Introduction The clinical effectiveness of a ‘rule-out’ acute coronary syndrome (ACS) strategy for emergency department patients with chest pain, incorporating a single undetectable high-sensitivity cardiac troponin (hs-cTn) taken at presentation, together with a non-ischaemic ECG, remains unknown.
Methods A randomised controlled trial, across eight hospitals in the UK, aimed to establish the clinical effectiveness of an undetectable hs-cTn and ECG (limit of detection and ECG discharge (LoDED)) discharge strategy. Eligible adult patients presented with chest pain; the treating clinician intended to perform investigations to rule out an ACS; the initial ECG was non-ischaemic; and peak symptoms occurred <6 hours previously. Participants were randomised 1:1 to either the LoDED strategy or the usual rule-out strategy. The primary outcome was discharge from the hospital within 4 hours of arrival, without a major adverse cardiac event (MACE) within 30 days.
Results Between June 2018 and March 2019, 632 patients were randomised; 3 were later withdrawn. Of 629 patients (age 53.8 (SD 16.1) years, 41% women), 7% had a MACE within 30 days. For the LoDED strategy, 141 of 309 (46%) patients were discharged within 4 hours, without MACE within 30 days, and for usual care, 114 of 311 (37%); pooled adjusted OR 1.58 (95% CI 0.84 to 2.98). No patient with an initial undetectable hs-cTn had a MACE within 30 days.
Conclusion The LoDED strategy facilitates safe early discharge in >40% of patients with chest pain. Clinical effectiveness is variable when compared with existing rule-out strategies and influenced by wider system factors.
Trial registration number ISRCTN86184521.
- acute coronary syndromes
- acute myocardial infarction
- health care delivery
- health care economics
- quality and outcomes of care
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- acute coronary syndromes
- acute myocardial infarction
- health care delivery
- health care economics
- quality and outcomes of care
The number of patients attending emergency departments (EDs) worldwide continues to rise. Across England and Wales, there were over 23 million attendances in 2017–2018, a rise of over 20% in a decade.1 Chest pain makes up 6% of ED attendances in the UK and is the most common reason for emergency hospital admission.2 Many patients with chest pain have prolonged hospital stays during which they undergo testing to rule out acute myocardial infarction (AMI), yet 90% of patients are found to have a non-cardiac cause of chest pain.2 Prolonged assessment leads to increased costs and ED crowding.3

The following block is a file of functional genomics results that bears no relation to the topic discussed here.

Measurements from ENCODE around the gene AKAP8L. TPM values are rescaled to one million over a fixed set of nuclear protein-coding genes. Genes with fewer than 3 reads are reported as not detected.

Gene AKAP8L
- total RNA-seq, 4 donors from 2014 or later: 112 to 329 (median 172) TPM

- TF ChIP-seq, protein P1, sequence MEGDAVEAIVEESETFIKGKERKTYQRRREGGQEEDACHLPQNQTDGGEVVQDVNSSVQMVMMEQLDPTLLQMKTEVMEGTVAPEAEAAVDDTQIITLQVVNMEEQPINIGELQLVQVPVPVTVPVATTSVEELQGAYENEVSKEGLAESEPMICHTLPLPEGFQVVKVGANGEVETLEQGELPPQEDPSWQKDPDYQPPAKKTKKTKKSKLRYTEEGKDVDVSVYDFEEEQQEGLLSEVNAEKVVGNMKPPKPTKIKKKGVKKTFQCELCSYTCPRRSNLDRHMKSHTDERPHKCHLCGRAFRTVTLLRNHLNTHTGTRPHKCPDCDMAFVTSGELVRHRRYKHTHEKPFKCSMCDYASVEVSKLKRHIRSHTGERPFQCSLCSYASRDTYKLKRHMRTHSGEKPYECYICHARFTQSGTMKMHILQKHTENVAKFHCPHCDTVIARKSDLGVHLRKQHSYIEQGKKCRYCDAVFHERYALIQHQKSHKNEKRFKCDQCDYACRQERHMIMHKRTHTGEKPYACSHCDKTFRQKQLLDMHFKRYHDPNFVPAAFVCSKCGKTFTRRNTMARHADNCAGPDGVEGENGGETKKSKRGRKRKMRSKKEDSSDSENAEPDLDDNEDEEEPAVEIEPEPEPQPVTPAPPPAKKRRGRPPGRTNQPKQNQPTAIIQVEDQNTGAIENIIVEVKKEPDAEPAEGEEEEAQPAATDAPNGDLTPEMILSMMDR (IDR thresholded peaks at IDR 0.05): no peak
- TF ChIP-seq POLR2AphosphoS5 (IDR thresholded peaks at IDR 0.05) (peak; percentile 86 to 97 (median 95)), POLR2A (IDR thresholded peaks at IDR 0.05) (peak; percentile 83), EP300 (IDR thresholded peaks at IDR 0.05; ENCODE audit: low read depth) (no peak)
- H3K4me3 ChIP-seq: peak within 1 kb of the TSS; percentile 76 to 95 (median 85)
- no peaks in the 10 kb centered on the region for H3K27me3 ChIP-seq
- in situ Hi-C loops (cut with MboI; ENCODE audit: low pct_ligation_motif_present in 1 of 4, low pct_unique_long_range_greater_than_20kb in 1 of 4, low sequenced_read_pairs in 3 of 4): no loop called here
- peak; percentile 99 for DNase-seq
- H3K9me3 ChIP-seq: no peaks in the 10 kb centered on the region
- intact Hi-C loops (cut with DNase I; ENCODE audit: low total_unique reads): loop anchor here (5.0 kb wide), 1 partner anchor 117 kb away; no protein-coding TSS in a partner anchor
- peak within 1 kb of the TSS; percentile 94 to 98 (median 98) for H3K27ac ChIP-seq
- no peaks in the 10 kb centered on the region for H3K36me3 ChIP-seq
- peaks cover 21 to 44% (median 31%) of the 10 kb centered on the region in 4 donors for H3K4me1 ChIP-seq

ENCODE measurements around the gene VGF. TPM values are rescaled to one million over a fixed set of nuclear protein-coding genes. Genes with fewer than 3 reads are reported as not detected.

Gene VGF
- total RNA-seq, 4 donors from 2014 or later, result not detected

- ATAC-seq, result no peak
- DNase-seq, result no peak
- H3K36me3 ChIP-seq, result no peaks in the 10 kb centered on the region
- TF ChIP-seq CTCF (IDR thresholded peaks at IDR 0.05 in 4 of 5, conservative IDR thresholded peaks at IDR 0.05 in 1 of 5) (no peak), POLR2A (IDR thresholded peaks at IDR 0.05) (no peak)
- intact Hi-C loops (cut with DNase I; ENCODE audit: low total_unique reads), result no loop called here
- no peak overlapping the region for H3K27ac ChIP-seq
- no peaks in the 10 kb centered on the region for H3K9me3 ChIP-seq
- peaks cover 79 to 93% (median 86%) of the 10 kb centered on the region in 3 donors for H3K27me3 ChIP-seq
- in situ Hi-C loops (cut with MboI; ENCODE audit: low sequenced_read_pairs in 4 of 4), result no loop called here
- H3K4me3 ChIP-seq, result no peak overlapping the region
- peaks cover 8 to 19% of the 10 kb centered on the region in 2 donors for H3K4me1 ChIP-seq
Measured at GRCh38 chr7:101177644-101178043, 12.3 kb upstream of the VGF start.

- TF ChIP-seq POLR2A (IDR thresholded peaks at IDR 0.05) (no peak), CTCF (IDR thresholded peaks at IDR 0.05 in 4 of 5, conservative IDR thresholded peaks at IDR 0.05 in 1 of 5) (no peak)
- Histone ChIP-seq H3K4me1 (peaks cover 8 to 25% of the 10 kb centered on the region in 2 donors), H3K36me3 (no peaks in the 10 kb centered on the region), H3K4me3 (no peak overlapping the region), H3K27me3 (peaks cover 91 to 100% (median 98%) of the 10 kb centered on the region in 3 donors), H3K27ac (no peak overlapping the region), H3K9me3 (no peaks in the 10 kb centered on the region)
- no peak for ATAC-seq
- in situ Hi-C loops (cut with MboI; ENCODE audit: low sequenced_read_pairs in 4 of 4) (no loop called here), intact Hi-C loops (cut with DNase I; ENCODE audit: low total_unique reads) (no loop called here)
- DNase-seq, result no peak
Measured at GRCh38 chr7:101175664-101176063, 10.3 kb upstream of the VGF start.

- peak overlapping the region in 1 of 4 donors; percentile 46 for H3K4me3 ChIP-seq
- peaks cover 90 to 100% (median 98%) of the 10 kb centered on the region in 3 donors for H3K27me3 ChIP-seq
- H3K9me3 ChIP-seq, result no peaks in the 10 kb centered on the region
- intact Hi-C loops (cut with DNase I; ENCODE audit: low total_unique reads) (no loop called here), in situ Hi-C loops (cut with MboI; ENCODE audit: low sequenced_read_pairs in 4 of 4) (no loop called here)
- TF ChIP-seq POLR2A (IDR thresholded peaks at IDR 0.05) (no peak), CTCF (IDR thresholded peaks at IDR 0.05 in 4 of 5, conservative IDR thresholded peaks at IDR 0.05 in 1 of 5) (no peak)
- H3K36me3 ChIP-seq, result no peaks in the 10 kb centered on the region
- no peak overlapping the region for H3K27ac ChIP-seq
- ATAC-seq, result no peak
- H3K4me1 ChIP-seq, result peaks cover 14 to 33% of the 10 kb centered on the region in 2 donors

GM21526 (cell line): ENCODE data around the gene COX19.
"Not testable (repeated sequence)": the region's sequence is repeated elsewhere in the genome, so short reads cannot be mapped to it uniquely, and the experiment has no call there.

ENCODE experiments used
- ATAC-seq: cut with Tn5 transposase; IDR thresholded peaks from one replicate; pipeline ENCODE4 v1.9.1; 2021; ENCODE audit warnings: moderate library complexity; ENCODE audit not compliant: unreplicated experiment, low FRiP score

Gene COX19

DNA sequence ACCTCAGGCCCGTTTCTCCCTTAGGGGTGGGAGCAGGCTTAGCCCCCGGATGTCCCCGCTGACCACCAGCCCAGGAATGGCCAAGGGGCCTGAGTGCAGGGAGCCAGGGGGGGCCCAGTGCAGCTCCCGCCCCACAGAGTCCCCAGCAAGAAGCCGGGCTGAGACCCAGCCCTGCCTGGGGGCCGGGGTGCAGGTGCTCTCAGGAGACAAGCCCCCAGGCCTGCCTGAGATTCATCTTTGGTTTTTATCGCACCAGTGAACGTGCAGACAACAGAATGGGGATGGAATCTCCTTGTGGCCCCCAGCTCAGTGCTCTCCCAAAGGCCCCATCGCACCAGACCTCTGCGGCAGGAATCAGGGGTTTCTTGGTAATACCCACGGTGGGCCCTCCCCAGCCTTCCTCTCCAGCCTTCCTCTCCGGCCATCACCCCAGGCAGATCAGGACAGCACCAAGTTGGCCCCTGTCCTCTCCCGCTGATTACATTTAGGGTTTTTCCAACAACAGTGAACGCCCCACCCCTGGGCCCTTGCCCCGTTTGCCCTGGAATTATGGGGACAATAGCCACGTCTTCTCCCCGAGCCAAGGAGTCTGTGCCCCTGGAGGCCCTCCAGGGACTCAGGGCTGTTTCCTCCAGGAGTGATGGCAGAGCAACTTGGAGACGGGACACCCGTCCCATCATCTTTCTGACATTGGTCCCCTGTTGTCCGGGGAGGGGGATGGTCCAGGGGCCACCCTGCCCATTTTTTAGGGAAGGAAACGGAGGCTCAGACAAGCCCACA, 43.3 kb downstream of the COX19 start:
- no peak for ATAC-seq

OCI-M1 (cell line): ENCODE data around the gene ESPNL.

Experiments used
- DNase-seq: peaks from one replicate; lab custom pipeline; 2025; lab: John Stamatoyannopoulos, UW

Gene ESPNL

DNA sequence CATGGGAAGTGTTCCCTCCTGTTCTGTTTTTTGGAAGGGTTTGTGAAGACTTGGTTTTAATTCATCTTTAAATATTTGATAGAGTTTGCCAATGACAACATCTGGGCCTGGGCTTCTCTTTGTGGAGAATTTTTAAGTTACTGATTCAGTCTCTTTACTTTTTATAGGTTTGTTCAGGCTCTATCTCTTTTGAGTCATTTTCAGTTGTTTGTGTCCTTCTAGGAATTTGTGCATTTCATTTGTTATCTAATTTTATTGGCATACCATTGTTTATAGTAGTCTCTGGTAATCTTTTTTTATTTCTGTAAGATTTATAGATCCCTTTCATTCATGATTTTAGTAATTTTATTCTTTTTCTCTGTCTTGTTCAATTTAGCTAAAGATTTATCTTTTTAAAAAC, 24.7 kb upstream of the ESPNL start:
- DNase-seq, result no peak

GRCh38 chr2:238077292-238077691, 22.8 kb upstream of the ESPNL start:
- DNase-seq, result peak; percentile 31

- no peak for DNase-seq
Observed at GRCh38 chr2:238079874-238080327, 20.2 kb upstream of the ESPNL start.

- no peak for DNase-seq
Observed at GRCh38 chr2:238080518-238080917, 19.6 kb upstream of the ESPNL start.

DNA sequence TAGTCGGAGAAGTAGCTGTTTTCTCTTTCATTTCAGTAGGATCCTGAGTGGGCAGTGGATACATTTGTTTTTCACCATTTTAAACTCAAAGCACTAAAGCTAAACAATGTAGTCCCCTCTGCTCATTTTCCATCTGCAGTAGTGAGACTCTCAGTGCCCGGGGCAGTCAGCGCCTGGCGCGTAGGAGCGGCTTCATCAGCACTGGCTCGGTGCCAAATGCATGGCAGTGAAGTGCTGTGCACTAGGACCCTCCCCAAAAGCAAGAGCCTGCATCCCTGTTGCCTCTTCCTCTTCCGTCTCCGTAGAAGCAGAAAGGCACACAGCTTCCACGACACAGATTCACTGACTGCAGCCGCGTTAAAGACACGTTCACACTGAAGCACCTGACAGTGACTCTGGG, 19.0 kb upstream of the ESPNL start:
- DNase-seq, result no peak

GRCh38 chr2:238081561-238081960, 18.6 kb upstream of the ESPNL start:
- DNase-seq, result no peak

For patients with suspected cardiac chest pain, the diagnostic biomarker of choice is cardiac troponin, a marker of myocardial necrosis.4 High-sensitivity cardiac troponin (hs-cTn) assays have been developed, and very low concentrations can be measured.5 This has led to improved diagnostic accuracy earlier after chest pain onset and development of rapid ‘rule-out’ strategies for low-risk patients.6–15 These strategies have predominantly been evaluated within observational cohorts, and a lack of high-quality interventional trial data means that the potential of hs-cTn assays to improve clinical effectiveness in the rapid discharge of low-risk patients with chest pain admitted to the ED remains poorly understood.14
A rapid rule-out strategy incorporating a single undetectable (below the limit of detection (LoD)) hs-cTn taken at ED presentation, together with a normal ECG, has been extensively evaluated in observational studies.8–15 While this limit of detection and ECG discharge (LoDED) strategy maintains a high diagnostic accuracy for both AMI and major adverse cardiac events (MACEs), across populations, the proportion of patients actually discharged after a single blood test, and consequently its clinical and cost effectiveness, remains unknown.3 14 Due to concerns about reporting imprecision, the undetectable cut-off has not been approved for use by the US Food and Drug Administration,16 while in Europe, consensus guidelines include caveats to its clinical use. European Society of Cardiology (ESC) guidelines recommend that the undetectable cut-off is only used if blood sampling occurs more than 3 hours after chest pain onset, and UK National Institute of Health and Care Excellence guidelines suggests it should be confined to low-risk patients identified using a validated risk score.17 18 This may explain why around only 3% of hospitals within the UK use the undetectable cut-off in clinical practice.19
We aimed to determine whether the LoDED strategy, when used irrespective of chest pain onset time, without risk scores and across different hs-cTn assays, would increase the rate of safe early discharge from hospital in patients with suspected cardiac chest pain, when embedded within routine ED practice, and without an increase in healthcare costs.
Study design and participants
The LoDED strategy versus usual care in adult patients with chest pain attending the ED trial was a prospective randomised open label blinded endpoint parallel group trial that aimed to assess the clinical effectiveness of the LoDED strategy in adult patients presenting to the ED with suspected cardiac chest pain in eight secondary and tertiary hospitals across England and Wales. Patients were eligible for recruitment if they were aged ≥18 years; presented to the ED with chest pain and triggered a suspected cardiac chest pain investigation pathway (ie, the treating clinician intended to perform investigations to rule out an acute coronary syndrome); had a non-ischaemic ECG (no new T-wave inversion of >3 mm or ST depression of >1 mm as judged by the treating clinician); and peak symptoms occurred <6 hours prior to ED presentation. Exclusion criteria are described in the published trial protocol and included in the Consolidated Standards of Reporting Trials (CONSORT) diagram (figure 1).20